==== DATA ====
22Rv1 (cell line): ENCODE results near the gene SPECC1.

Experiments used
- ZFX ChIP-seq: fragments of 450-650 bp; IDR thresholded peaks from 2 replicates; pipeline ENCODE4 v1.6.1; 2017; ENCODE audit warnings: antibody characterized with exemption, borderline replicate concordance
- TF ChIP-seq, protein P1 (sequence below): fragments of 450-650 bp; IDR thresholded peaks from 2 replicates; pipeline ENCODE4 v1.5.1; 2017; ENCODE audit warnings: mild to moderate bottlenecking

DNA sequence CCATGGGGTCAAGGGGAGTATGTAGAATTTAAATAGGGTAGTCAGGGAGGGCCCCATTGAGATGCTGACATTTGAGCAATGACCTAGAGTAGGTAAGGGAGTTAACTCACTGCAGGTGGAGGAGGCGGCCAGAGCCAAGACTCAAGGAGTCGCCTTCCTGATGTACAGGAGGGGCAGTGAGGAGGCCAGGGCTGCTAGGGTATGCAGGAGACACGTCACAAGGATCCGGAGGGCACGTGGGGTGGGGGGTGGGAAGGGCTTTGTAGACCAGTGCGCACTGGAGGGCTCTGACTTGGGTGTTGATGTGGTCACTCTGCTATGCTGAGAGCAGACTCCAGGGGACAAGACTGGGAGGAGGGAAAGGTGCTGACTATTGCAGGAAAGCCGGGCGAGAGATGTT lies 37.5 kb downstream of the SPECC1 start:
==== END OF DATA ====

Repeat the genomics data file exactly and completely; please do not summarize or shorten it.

22Rv1 (cell line): ENCODE results near the gene SPECC1.

Experiments used
- ZFX ChIP-seq: fragments of 450-650 bp; IDR thresholded peaks from 2 replicates; pipeline ENCODE4 v1.6.1; 2017; ENCODE audit warnings: antibody characterized with exemption, borderline replicate concordance
- TF ChIP-seq, protein P1 (sequence below): fragments of 450-650 bp; IDR thresholded peaks from 2 replicates; pipeline ENCODE4 v1.5.1; 2017; ENCODE audit warnings: mild to moderate bottlenecking

DNA sequence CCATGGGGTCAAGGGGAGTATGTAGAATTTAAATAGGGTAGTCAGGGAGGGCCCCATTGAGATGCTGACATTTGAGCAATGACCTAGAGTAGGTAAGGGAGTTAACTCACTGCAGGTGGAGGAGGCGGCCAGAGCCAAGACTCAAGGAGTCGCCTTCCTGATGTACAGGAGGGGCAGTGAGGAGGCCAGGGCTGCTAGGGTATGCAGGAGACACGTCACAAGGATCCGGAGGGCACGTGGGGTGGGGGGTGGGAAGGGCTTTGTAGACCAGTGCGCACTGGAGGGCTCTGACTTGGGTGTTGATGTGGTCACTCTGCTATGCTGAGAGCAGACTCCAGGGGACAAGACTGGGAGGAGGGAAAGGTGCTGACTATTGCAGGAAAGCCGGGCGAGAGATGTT lies 37.5 kb downstream of the SPECC1 start: